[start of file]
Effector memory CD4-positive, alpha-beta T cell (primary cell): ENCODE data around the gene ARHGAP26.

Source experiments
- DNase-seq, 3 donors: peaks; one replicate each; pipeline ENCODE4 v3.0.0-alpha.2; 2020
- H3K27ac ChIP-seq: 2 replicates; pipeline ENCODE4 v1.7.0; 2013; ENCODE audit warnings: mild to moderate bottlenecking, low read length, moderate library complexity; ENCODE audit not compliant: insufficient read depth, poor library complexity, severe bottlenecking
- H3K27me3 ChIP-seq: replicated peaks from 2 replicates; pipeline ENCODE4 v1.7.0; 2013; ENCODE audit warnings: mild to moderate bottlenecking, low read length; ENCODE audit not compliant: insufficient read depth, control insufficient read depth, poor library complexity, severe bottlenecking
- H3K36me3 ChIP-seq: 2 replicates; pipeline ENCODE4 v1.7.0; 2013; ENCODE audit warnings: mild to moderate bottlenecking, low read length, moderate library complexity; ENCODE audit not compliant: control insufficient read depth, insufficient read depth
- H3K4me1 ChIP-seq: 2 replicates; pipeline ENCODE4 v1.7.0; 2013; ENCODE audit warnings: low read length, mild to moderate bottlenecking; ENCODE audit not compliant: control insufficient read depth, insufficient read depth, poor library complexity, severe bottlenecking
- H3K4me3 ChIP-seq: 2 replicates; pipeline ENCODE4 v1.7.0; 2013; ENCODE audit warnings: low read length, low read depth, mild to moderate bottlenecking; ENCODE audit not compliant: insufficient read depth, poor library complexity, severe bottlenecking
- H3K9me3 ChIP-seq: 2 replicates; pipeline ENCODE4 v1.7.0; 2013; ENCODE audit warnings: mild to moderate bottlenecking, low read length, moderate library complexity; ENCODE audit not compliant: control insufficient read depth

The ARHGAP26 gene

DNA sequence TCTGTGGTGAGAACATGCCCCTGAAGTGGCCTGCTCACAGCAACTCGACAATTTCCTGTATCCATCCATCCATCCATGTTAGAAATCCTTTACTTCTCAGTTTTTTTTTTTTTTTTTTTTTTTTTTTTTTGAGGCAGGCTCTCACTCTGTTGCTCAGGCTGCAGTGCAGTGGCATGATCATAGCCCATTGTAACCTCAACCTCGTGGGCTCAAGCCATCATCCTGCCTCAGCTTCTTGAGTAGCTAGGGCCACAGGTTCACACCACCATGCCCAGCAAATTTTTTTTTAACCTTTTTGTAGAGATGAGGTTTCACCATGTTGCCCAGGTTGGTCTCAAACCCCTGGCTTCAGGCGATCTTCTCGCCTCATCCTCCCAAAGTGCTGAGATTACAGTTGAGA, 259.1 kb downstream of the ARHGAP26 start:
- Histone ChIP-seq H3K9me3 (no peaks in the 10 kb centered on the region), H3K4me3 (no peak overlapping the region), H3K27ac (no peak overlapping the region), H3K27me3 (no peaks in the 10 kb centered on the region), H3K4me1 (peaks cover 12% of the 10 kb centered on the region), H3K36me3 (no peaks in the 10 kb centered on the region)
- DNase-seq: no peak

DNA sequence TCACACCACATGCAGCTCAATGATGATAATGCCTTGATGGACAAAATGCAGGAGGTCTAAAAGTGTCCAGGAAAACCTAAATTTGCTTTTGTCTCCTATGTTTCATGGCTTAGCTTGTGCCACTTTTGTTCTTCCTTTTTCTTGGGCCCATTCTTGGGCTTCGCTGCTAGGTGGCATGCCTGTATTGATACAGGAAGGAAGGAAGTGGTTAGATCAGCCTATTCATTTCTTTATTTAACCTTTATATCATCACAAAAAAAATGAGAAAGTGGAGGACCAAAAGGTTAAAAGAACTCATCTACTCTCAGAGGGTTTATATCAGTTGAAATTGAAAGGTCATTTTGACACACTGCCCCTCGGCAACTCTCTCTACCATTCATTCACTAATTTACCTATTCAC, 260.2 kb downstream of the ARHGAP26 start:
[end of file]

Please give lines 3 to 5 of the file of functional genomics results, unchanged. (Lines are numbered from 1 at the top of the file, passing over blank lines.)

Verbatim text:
- DNase-seq, 3 donors: peaks; one replicate each; pipeline ENCODE4 v3.0.0-alpha.2; 2020
- H3K27ac ChIP-seq: 2 replicates; pipeline ENCODE4 v1.7.0; 2013; ENCODE audit warnings: mild to moderate bottlenecking, low read length, moderate library complexity; ENCODE audit not compliant: insufficient read depth, poor library complexity, severe bottlenecking
- H3K27me3 ChIP-seq: replicated peaks from 2 replicates; pipeline ENCODE4 v1.7.0; 2013; ENCODE audit warnings: mild to moderate bottlenecking, low read length; ENCODE audit not compliant: insufficient read depth, control insufficient read depth, poor library complexity, severe bottlenecking